Social media hasn’t crossed the chasm in California politics

I had a fascinating conversation at EqualityCamp about the status of social media in California politics. Apparently, despite the dramatic upset success of the McNerney campaign, fed by “netroots” small donor fundraising and upstart blog-driven citizen journalism, oppo research and organizing, the political mainstream in California is still fixated on mass media politics. Big-block fundraising is used to fund mass media advertising campaigns with highly controlled messaging created by campaign consultants based on focus group research.
The collossal failure of this model in the NoOn8 has driven those of us who live in a social media, grassroots world absolutely bonkers. But apparently, even the dramatic Obama victory fueled by small-donor fundraising and grass roots, neighbor to neighbor organizing, hasn’t done much to change how the California political class thinks about campaigns.
The state of affairs smells like a classic early market, which in Geoff Moore’s classic taxonomy, hasn’t yet “crossed the chasm”. There are classic barriers, and some classic tactics for overcoming the barriers.
Barrier: There is a well established process for funding and running campaigns.
Opportunity: Identify a niche where social media tactics provide an advantage. Marriage equality is clearly in this category, since personal outreach is the best known way to change hearts and minds on the topic. There are likely other niches where a social media strategy can gain a foothold and win success.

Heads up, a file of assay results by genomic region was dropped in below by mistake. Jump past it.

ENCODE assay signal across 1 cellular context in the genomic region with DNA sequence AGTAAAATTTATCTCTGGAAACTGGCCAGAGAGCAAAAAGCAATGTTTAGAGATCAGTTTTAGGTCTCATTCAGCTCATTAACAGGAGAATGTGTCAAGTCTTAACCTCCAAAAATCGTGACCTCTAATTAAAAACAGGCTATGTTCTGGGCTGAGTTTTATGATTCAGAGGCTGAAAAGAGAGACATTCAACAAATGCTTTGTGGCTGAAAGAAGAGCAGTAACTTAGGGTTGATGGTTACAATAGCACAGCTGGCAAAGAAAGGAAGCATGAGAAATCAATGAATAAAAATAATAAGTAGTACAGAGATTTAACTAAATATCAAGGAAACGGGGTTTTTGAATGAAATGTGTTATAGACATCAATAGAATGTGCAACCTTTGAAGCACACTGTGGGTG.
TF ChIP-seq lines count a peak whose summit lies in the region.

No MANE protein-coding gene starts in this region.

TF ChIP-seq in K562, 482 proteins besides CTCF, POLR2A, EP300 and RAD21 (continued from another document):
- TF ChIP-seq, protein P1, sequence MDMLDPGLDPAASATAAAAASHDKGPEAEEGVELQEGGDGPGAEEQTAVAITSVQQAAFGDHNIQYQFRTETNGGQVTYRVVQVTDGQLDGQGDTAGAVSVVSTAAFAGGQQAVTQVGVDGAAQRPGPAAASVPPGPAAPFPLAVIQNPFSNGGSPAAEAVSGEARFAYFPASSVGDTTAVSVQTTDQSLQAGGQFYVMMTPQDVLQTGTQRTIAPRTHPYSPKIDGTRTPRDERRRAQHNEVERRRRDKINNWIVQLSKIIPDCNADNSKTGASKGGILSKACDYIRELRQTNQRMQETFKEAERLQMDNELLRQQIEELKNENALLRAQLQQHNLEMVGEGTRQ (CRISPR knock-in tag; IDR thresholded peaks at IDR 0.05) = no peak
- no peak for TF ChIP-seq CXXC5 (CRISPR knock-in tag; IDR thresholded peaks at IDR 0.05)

Barrier: Costly tools and data
Opportunity: Blogging and social networking is very low cost. But until now, the data and tools needed to facilitate neighbor to neighbor get out the vote has been very expensive and inaccessible. Innovative business models with California Voter Connect could conceivably make voter data more accessible to the niche markets that would take the risks to innovate with social media grass roots strategies.
Barrier: Mainstream folk lack role models.
Opportunity: Politicians seeking to run for office look to their peers for models of successful campaigns. There are politicians who are “early adopters” of social media, who can integrate social media into their campaigns. Then those politicians can influence others personally, and their examples can be used as case studies.
Barrier: Mainstream politicians lack a mental model of social media campaigns.
Opportunity: Over the last few years, the business and nonprofit worlds have started to evolve a rich set of useful practices for the use of social media. Analyst houses like Forrester Research and independents like Tara Hunt and Beth Kanter have built consulting practices and spread knowledge. There’s a related opportunity to spread knowledge with writing and conferences The best time to build an reputation as an expert in an early market is before the space is crowded, when the topic is still unfamiliar to many people.
When a market is “in the chasm”, it can feel rather grim for the early adopters looking up at the high walls. But early markets are times of amazing potential. There is a wide range of tactics, and the universe provides a variety of opportunities to take one or more of the early market plays and take innovation mainstream.

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